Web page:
Memorial Stadium, now Bob Hoffman Stadium, built to keep professional baseball in York
The fields around York, Pa.’s, Veterans Memorial Park were used for farming in this mid-20th-century photograph. (Below, see photo of that area today.) Also of interest: Brooks Robinson – and stories about his York, Pa., pro debut – enduring and Great Balls of Fire, York’s Memorial Park to spin back to 50s and Opportunities in York County to feed your sense of discovery.
In its earliest days, the York White Roses played at Memorial Stadium in Spring Garden Memorial Park. That’s where Brooks Robinson made his professional debut.
Today, the sports complex is known as Bob Hoffman Stadium at Veterans Memorial Park.
But whatever its name, the local chamber of commerce accepted credit, in the booklet “The Record of the York Chamber of Commerce in the First Half of the Twentieth Century,” with helping to keep organized baseball in York… .
A similar scene from of that area of York/Spring Garden Township 50 years later. Bob Hoffman Stadium is at top center and the ice skating rink is at the top, right. Penn State York is across the ballfields from the stadium.
The facilities at the West York Field where the team played were not sufficient, the booklet said, and better facilities were needed or else the White Roses would take the field in another town.
One would guess with a different name, the White Roses of the White Rose City not being particularly portable.
The federal government owned what was then known as the 110-acre Stauffer Tract. The feds had purchased it for semi-permanent defense housing during World War II.
Six unnamed citizens made a down payment on the tract, and the community raised $40,000 to complete the purchase.
“It was, of course, more land than needed for a baseball park, so the whole tract was dedicated to the purchase of an all-purpose recreation area to be developed by interested groups when and if they developed interest,” the chamber explained in a bit convoluted fashion.
Those interested groups, indeed, came forward.
When the booklet was published in 1951, the Rotary Club of York was developing 17 wooded acres of the tract as a picnic ground and Boy Scout training area. That would become known as Baumgartner’s Woods or Rotary Woods.
Later, a soap box derby track, additional ballfields, an ice skating rink and other attractions filled in those open fields.
And 50 years later, proponents of baseball in York looked at renovating Bob Hoffman Stadium into a home field for the York Revolution of the Atlantic League.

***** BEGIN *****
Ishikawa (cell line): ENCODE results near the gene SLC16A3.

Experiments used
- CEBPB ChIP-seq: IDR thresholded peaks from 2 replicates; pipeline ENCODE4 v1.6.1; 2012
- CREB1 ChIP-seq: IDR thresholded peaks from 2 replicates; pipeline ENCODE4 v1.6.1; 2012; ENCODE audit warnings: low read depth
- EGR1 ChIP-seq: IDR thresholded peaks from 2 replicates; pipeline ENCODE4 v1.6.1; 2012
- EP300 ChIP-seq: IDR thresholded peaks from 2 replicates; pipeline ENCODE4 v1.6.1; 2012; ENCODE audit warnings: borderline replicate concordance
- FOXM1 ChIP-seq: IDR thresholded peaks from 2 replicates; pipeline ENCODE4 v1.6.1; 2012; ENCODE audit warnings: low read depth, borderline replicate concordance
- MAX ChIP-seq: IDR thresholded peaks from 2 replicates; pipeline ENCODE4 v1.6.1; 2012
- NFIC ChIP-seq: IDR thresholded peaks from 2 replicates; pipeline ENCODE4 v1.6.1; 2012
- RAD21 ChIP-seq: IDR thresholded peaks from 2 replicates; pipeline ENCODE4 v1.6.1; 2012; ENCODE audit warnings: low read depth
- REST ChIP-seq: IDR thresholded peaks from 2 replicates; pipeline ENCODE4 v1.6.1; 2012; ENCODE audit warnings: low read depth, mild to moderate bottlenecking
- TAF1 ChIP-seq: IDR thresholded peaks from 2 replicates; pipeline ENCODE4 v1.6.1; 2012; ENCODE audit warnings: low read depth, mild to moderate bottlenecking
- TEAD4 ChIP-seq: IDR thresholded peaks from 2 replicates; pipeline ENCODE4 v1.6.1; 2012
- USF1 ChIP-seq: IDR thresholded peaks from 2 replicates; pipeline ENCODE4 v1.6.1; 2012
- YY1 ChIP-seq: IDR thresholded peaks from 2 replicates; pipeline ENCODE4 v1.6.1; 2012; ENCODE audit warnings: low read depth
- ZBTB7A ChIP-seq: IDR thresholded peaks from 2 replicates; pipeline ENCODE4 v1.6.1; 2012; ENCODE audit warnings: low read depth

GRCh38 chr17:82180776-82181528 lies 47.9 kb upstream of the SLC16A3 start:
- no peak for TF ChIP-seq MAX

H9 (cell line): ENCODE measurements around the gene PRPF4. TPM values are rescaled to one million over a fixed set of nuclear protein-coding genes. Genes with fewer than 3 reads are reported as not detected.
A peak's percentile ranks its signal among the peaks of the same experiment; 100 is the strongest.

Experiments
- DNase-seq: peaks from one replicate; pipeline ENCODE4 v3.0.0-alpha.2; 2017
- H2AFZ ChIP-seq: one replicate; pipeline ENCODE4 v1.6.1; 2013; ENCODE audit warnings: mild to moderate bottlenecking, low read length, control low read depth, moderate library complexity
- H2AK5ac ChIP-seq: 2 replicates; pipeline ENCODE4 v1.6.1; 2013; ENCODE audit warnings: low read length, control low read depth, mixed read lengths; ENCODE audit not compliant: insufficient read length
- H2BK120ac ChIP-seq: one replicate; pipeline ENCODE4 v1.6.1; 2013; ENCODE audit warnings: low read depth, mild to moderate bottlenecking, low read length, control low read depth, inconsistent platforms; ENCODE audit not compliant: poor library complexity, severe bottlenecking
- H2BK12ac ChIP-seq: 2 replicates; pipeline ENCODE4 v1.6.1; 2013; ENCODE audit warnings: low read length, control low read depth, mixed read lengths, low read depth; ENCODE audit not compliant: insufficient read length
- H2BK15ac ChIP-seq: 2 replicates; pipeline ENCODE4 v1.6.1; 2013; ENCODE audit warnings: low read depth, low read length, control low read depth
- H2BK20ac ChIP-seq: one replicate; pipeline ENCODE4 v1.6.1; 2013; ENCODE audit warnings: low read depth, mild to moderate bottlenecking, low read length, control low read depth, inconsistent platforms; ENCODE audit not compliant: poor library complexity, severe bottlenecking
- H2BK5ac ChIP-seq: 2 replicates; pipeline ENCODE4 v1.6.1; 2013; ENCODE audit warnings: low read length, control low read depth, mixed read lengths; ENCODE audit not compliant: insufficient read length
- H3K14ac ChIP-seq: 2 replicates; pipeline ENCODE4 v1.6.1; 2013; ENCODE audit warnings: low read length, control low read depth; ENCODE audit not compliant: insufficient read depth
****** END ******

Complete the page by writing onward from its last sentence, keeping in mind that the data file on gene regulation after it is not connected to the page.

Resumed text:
The new stadium, shiny and bright, eventually was developed near the Codorus closer to York’s downtown.
Hoffman Stadium comes to life today come baseball and softball tournament time. Its role in keeping the White Roses in the White City is seldom remembered.
Also of interest:
– Sol and Brooks lead long York County sports parade.
– Brooks Robinson – and stories about his York, Pa., pro debut – enduring.
– York has Brooks Robinson statue. Where’s Baltimore’s?.
– Butch Wynegar ranks bright among York’s sports stars
– Season 2 of York’s campaign to come back
– Batter up, pass the hot dog: York relishes the Revolution
Other posts with aerial views:
– Just try to resist studying this memory-tugging photograph
– Just try to resist studying this memory-tugging Sears photograph, Part II
– Just try to resist this memory-tugging photo of North York’s White Oak Park
– Just try to resist this memory-tugging aerial photograph of York Whitehull Airport and York Valley Inn and Playland and …
– So, can you find long-gone Springwood Park in this aerial photograph?
– Camp Security area of Springettsbury Township from the air
– Columbia-Wrightsville Susquehanna River bridges from the air.
– Just try to resist this memory-tugging photograph of northwest York, Pa.
– Just try to resist this memory-tugging aerial photograph of York’s Roosevelt Avenue Airport.
– Memorial Stadium, now Bob Hoffman Stadium, built to keep professional baseball in York.
“The Record of the York Chamber of Commerce in the First Half of the Twentieth Century,” the source of the photograph for this post, courtesy of Joe Stein.